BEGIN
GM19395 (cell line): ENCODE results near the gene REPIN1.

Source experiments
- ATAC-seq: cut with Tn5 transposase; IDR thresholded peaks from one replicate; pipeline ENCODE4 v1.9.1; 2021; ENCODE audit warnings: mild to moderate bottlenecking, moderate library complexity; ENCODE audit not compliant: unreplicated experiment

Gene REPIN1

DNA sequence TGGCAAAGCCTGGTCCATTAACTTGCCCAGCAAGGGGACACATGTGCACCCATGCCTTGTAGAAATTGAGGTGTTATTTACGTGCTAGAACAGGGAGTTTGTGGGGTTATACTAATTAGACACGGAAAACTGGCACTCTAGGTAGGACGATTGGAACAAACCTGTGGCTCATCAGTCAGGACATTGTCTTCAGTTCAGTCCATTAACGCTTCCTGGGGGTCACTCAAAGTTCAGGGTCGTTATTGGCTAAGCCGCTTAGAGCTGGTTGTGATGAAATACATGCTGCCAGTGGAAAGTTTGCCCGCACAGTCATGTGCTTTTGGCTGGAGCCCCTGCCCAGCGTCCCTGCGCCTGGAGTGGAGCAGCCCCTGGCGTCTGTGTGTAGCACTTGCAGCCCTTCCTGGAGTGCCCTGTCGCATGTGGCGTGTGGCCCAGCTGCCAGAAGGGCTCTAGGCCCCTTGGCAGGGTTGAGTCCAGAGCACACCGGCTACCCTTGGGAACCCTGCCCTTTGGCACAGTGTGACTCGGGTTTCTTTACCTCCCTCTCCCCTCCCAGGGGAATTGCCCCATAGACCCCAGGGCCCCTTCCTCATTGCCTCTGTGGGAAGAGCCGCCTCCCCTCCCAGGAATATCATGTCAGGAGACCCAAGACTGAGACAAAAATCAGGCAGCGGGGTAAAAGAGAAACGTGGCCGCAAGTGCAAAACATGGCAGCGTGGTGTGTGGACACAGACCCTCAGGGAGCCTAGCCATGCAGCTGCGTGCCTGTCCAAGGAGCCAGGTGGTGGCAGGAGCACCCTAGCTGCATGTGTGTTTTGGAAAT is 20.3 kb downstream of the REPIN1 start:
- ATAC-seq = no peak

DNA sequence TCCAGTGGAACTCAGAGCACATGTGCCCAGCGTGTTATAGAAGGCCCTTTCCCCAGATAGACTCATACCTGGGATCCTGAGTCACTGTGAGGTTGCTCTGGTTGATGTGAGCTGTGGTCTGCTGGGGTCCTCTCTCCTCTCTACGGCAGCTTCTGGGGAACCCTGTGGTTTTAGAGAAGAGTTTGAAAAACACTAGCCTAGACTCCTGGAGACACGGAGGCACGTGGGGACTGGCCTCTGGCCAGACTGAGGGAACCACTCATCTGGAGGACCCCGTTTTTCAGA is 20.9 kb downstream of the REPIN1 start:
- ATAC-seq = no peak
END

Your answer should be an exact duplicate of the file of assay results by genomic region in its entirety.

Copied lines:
GM19395 (cell line): ENCODE results near the gene REPIN1.

Source experiments
- ATAC-seq: cut with Tn5 transposase; IDR thresholded peaks from one replicate; pipeline ENCODE4 v1.9.1; 2021; ENCODE audit warnings: mild to moderate bottlenecking, moderate library complexity; ENCODE audit not compliant: unreplicated experiment

Gene REPIN1

DNA sequence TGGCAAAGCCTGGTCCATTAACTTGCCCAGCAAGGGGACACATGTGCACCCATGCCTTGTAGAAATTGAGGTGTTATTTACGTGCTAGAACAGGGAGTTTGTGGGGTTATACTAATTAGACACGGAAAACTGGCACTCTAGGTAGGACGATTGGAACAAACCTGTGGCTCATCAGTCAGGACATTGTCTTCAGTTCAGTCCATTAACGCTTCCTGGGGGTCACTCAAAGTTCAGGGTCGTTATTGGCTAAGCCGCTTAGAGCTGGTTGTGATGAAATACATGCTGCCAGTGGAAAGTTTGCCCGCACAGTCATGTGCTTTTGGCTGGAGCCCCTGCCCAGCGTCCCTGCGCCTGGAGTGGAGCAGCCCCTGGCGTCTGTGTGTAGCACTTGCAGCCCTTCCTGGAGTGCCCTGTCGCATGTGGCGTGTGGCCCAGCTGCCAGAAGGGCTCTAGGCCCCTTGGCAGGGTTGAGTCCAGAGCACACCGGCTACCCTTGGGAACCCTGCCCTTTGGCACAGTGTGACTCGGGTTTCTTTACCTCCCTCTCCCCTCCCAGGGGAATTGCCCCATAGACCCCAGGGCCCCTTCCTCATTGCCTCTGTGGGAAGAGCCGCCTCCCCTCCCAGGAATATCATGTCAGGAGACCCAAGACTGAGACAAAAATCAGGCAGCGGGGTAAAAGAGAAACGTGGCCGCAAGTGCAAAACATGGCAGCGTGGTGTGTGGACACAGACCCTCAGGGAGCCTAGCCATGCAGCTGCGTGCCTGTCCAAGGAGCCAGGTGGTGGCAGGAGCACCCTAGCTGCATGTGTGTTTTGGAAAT is 20.3 kb downstream of the REPIN1 start:
- ATAC-seq = no peak

DNA sequence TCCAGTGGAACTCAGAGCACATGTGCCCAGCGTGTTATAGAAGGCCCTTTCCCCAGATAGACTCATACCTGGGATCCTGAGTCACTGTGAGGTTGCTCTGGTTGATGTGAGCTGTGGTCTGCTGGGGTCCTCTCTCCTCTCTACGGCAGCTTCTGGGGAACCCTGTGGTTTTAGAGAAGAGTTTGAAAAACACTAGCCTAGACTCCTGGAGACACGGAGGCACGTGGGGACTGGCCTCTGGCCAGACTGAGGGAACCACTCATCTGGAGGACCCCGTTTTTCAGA is 20.9 kb downstream of the REPIN1 start:
- ATAC-seq = no peak